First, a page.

The aim of the course is to familiarize students with the place and role of linguistics in the system of contemporary humanities and the history of linguistics development. The course builds skills in the fundamentals of general linguistics and its history for the students to apply the obtained knowledge in their professional international communication and research practice. The objectives of the course are to systematize and further develop the students’ knowledge in the field of general linguistics, its history, branches and terminology; to form the scientific comprehension of the role and functions of language in the society; to develop the theoretical background and awareness of linguistic competences for further research and professional activities.
Hours of lecture
Hours of discussion
Hours of independent study
Total numbers of hours
Please note that the time spent on independent study exceeds hours of lecture and discussion.
The course will cover the following topics:
Position of linguistics in the system of human studies. (3 hours)
Linguistics in the system of related human studies and sciences.
Definition of language and its functions.
Key historical stages of language studies. (7 hours)
Language studies in the Ancient World and Middle Ages. World traditional schools of linguistics.
Logical and universal grammar and formation of historical approach to national grammar descriptions. Historical, comparative and linguistic typology.
F. de Saussure and contemporary linguistic paradigm (20th-21st centuries).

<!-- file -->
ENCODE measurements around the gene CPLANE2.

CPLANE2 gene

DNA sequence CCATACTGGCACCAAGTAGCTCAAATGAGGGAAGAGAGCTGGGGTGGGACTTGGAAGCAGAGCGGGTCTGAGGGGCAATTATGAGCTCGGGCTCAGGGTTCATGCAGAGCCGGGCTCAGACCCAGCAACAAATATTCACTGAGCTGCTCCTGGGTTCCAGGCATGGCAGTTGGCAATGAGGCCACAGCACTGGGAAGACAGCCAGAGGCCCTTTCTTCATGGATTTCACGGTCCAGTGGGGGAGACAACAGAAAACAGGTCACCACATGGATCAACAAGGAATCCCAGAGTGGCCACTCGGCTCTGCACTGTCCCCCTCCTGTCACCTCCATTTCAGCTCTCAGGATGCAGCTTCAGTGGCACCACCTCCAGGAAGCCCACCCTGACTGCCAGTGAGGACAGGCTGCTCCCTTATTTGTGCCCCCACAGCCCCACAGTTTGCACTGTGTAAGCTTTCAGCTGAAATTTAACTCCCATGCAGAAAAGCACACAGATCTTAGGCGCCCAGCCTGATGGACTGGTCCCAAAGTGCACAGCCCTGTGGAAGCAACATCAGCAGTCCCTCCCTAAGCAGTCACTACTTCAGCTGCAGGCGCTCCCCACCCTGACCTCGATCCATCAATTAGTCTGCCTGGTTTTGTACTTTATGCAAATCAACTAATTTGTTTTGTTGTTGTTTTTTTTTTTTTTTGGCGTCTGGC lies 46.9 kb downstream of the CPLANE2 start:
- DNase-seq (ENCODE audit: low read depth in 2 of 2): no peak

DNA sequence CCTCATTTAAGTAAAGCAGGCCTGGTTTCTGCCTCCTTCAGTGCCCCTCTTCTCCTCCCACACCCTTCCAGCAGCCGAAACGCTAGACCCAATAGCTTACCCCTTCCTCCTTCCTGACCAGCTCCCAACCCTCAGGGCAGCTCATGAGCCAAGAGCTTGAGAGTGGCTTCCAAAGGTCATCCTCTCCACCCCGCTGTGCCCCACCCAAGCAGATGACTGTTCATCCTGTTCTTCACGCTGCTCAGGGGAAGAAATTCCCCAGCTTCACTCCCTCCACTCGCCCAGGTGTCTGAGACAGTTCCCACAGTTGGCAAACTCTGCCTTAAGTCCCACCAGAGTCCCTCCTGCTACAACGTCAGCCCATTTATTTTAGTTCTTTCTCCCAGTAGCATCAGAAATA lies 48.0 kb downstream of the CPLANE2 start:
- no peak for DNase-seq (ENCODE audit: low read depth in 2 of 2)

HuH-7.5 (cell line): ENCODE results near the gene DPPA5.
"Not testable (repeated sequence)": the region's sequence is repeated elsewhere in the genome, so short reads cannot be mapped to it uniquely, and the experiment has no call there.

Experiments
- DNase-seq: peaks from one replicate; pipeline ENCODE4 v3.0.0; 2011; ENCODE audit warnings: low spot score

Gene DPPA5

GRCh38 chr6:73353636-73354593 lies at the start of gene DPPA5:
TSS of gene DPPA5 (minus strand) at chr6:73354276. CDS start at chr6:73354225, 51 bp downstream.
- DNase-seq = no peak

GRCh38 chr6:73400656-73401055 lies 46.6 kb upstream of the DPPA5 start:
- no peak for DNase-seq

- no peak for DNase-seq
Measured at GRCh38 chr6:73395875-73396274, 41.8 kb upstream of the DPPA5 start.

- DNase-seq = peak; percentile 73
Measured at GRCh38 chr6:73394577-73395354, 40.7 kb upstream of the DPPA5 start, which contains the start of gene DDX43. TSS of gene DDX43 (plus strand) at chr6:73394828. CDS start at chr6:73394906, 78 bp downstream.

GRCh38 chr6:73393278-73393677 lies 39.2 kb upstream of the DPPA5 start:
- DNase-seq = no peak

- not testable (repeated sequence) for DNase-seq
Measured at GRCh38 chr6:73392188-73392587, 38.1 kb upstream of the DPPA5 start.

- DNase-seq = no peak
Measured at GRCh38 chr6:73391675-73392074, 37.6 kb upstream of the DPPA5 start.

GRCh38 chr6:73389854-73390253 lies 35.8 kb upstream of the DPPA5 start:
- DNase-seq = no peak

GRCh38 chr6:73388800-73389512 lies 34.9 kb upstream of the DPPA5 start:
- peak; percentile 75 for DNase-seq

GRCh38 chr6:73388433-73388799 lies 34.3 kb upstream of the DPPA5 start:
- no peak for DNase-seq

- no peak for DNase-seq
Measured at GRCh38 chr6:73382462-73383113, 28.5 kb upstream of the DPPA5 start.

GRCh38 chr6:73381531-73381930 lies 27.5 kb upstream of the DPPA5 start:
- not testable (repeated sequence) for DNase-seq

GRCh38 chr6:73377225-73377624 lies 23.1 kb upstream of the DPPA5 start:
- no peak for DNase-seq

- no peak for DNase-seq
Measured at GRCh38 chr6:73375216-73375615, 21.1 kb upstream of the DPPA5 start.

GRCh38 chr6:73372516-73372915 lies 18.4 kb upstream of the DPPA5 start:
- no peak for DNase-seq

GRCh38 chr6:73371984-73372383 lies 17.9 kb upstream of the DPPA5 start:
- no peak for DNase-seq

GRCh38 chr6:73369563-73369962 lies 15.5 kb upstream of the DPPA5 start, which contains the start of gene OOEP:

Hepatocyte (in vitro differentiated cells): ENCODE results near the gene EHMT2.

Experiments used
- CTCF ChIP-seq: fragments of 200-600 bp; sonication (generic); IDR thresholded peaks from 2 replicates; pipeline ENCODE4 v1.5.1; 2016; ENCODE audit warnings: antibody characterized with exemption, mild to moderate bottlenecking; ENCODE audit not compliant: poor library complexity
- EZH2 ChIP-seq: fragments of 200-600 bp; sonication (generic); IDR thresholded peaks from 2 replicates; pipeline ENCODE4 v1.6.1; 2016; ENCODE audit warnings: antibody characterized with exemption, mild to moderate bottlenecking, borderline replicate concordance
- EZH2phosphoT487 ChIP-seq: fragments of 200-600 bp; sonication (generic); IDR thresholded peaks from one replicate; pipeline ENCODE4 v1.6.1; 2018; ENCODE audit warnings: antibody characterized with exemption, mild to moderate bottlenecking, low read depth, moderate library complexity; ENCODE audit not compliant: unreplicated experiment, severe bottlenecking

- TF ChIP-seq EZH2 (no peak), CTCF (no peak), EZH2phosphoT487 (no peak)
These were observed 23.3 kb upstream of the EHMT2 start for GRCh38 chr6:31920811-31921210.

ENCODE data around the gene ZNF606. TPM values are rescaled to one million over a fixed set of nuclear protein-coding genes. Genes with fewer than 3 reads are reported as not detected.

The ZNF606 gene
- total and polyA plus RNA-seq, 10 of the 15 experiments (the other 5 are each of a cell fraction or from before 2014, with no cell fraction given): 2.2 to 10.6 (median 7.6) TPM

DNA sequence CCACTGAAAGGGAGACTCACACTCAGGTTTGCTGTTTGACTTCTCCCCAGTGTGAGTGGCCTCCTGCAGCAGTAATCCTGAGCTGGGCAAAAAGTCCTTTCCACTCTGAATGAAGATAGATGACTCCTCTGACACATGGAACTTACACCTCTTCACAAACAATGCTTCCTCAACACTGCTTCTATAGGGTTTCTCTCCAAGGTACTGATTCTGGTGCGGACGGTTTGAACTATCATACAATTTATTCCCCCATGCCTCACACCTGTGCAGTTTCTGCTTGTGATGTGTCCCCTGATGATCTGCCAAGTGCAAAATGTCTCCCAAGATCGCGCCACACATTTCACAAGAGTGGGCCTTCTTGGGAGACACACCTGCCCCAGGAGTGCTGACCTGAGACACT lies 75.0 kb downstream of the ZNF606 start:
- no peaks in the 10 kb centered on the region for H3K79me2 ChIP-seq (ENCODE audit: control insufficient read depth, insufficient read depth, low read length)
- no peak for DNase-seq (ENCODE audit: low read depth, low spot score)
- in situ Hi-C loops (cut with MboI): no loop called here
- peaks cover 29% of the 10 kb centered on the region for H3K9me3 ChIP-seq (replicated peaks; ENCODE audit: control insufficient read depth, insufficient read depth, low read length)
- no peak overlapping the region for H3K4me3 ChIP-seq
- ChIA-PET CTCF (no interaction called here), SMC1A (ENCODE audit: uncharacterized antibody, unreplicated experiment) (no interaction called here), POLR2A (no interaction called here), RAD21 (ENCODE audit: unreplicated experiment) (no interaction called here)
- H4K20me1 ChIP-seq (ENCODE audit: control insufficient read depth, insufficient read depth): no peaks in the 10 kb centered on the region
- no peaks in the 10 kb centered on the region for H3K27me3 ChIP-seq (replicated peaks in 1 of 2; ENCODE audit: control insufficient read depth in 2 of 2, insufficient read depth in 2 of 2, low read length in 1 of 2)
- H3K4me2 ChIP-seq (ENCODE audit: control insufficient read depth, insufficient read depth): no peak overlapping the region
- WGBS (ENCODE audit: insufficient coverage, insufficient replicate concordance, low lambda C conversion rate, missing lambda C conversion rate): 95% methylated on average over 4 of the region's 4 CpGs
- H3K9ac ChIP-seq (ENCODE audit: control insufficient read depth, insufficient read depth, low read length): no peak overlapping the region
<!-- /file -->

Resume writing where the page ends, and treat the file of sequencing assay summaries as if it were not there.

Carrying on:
Linguistic system and structure model: levels and units. (10 hours)
Phonetics and phonology. Phonological schools.
Morphology and lexicology.
Syntax and text. Contemporary methods of linguistic analysis.
Lyons, J. (2009). Language and Linguistics. Cambridge University Press.
Bynon, Th., Palmer, F. R. (ed.) (2010). Studies in the History of Western Linguistics. Cambridge University Press.
Yule, G. (2014). The Study of Language. Cambridge University Press.
Radford, A., Atkinson, M., Britain, D., Clahsen, H., Spencer, A. (2009). Linguistics. An Introduction. Cambridge University Press.
Finch, G. (1999). Linguistics Terms and Concepts. Palgrave Macmillan.
You will be expected to prepare talks / presentations for discussions after each of the three lecture parts of the course and to write a final course essay (1200 words) on one of the topics covered in the course with a referential description of a linguistic school or phenomenon and illustrative examples of the discussed theory.
It is a pass/fail course. To get a pass, you should complete all the assignments.